TACFS Advocates for Federal Legislation to Support Aged Out Foster Youth
This summer, we are honored to join with our members at SAFE Alliance and several other associations across Texas and the United States in advocating for increased funding to support the thousands of youth exiting foster care during the coronavirus pandemic.
In the National and State Chafee Support Letter to Congress, our partners pointed to troubling data collected through an online poll of 172 transition-age youth from March 21 to March 24.
- 28% of respondents described their home as having a food crisis or being very low on food
- 40% indicated that they had been forced to move or feared being forced to move
- 27% of respondents had been laid off and another 40% have had their hours severely cut
- 18% indicated they are in a money crisis and 33% stated they had less than a week’s worth of cash on hand
- 23% said they wished they had more people to help them through the crisis, and
- 14% of respondents indicated that they are on their own, or almost entirely on their own
In the upcoming COVID-19 relief bill, we stand by our partners in advocating for the following Federal Legislation proposals...
1. Increase Chafee Funding by 500 Million. Funds from the John H. Chafee Foster Care Program for Successful Transition to Adulthood can pay for the vital resources and services that young people need immediately and urgently, but have remained at $140 million since its enactment in 1999 and only increased to $143 million this year. Providing a well overdue increase in funding for Chafee will allow states to meaningfully meet the immediate needs of youth and young adults during this crisis and help support them as they plan for their future past the COVID-19 crisis.
2. Extend the Age of Eligibility for Chafee Aftercare Services to Age 23 for All Youth. Flexible Chafee funds can be used to meet many of the immediate needs of young people who are still making the transition to adulthood. These funds can help with immediate needs for housing, food, and other service supports that are so vital at this time. Congress has acknowledged the wisdom of providing these services to youth until age 23. Youth in all states should have the benefit of this opportunity for support.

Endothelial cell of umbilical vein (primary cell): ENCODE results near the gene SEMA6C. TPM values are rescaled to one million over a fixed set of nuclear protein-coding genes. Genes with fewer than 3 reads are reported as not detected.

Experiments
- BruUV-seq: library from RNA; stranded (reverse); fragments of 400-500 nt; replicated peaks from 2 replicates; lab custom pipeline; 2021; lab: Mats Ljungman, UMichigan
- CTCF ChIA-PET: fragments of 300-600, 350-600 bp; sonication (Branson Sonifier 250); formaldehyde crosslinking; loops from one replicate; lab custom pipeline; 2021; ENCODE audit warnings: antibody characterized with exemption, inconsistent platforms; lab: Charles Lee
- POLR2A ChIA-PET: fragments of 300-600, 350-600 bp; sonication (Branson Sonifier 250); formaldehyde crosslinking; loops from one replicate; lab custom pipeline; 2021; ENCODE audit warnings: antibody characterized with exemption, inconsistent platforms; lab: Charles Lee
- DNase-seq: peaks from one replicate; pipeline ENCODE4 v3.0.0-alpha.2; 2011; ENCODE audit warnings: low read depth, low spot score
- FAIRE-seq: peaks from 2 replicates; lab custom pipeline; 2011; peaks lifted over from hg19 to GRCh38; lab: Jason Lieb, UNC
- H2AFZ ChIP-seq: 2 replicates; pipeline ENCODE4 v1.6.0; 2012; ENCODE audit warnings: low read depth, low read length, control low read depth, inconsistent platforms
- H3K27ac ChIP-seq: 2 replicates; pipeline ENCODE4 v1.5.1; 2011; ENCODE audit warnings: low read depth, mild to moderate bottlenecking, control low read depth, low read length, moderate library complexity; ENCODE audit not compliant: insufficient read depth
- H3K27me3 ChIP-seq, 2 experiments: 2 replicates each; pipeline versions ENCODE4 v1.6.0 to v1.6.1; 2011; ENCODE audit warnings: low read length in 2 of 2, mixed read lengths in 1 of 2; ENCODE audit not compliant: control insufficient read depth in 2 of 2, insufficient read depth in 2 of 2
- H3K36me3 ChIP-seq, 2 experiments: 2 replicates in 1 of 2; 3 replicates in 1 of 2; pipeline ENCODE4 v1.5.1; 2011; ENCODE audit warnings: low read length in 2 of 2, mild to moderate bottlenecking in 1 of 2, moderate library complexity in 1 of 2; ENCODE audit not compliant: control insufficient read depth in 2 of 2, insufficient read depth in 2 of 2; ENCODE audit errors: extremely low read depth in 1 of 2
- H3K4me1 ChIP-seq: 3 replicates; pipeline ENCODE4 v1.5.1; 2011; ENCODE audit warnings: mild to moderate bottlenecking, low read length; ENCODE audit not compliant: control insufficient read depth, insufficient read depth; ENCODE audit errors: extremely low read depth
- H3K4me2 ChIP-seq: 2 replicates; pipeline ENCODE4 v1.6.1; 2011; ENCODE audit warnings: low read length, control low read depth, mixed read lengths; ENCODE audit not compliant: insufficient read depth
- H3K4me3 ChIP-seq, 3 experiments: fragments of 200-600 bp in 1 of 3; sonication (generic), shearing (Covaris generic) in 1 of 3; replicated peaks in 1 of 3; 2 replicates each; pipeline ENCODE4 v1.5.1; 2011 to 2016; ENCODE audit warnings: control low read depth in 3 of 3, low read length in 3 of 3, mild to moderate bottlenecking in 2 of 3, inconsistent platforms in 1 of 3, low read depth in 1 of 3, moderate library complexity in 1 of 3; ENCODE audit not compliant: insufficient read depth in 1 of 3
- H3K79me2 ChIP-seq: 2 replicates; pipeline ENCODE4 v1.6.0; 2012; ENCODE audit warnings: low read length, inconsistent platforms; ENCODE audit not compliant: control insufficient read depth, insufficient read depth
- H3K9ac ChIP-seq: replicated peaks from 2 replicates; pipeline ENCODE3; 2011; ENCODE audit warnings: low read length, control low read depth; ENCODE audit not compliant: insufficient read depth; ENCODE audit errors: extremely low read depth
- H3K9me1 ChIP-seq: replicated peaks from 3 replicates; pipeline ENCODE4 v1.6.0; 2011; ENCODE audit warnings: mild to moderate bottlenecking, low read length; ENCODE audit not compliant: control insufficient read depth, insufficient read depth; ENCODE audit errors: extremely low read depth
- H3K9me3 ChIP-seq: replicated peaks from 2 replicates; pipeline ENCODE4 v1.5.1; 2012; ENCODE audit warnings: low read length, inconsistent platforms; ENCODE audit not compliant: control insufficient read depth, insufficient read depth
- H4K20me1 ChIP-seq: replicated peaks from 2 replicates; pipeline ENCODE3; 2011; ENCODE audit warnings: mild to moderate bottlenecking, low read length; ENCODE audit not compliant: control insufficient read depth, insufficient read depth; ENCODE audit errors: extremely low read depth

3. Suspend Participation Requirements for Young People in Extended Foster Care. Suspending the work, school, and program participation requirements for youth in extended foster care will allow youth to remain safe, healthy, and housed. This action will allow them to continue to receive placement and support services through the COVID-19 crisis so they can stay on track to meet their goals. Without this action, many youth may be pushed out of the system to homelessness and unsafe situations where their health will be at great risk.
4. Place a Moratorium on Discharges from the Foster Care System for Youth Ages 18-21. By providing young people the safety and security of maintaining their current living arrangements and services, they will be in the best position to stay healthy and continue working towards their goals for their future. This additional time and support will help young people and child welfare agencies be able to appropriately plan for a successful transition out of care and into adulthood.
5. Allow States to Draw Down Title IV-E funds until a Young Person Reaches Age 22. By allowing states to draw down Title IV-E funds after a young person reaches age 21, states will be encouraged to provide continued services for youth in this time of great need. This will help ensure that young people are not cut off from housing and services when they need it the most. It will also ensure that states have the capacity and funds to meet their needs. We are aware that many young people are suffering from financial hardship at this time. However, unlike their peers, many foster youth have no family or support network to turn to for help navigating these challenges. We ask that you not forget them as you move forward in supporting our nation’s recovery from COVID.
Read the Full Support Letter here.